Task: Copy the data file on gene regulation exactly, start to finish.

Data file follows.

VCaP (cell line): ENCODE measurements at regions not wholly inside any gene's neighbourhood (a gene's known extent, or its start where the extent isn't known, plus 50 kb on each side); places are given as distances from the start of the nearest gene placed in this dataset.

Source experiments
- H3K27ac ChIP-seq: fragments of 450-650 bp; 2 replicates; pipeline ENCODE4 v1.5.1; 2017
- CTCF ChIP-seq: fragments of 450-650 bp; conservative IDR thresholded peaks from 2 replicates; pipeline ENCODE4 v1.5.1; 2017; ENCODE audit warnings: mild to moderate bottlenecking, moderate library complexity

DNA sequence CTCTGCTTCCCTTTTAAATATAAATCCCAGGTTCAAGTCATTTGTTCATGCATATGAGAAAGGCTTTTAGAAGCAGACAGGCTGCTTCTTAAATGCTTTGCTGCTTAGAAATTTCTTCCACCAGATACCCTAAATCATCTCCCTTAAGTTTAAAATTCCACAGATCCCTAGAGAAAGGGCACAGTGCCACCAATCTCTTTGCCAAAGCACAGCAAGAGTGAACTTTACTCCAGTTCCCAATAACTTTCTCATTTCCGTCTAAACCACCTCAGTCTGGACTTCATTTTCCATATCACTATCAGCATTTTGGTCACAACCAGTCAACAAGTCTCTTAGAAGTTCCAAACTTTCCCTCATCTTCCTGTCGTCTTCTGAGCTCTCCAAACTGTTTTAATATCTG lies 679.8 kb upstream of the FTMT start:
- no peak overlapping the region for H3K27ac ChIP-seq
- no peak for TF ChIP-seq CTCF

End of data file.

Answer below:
VCaP (cell line): ENCODE measurements at regions not wholly inside any gene's neighbourhood (a gene's known extent, or its start where the extent isn't known, plus 50 kb on each side); places are given as distances from the start of the nearest gene placed in this dataset.

Source experiments
- H3K27ac ChIP-seq: fragments of 450-650 bp; 2 replicates; pipeline ENCODE4 v1.5.1; 2017
- CTCF ChIP-seq: fragments of 450-650 bp; conservative IDR thresholded peaks from 2 replicates; pipeline ENCODE4 v1.5.1; 2017; ENCODE audit warnings: mild to moderate bottlenecking, moderate library complexity

DNA sequence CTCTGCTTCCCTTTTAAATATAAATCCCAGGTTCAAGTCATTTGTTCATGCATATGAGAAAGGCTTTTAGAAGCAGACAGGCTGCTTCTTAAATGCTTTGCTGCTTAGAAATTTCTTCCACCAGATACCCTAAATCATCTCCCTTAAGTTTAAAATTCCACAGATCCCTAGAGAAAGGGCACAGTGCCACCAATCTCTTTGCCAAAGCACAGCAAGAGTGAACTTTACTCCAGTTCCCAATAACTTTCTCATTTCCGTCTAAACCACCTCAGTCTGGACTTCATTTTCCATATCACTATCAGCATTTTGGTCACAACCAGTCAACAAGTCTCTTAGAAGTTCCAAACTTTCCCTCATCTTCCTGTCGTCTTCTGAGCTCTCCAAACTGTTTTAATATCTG lies 679.8 kb upstream of the FTMT start:
- no peak overlapping the region for H3K27ac ChIP-seq
- no peak for TF ChIP-seq CTCF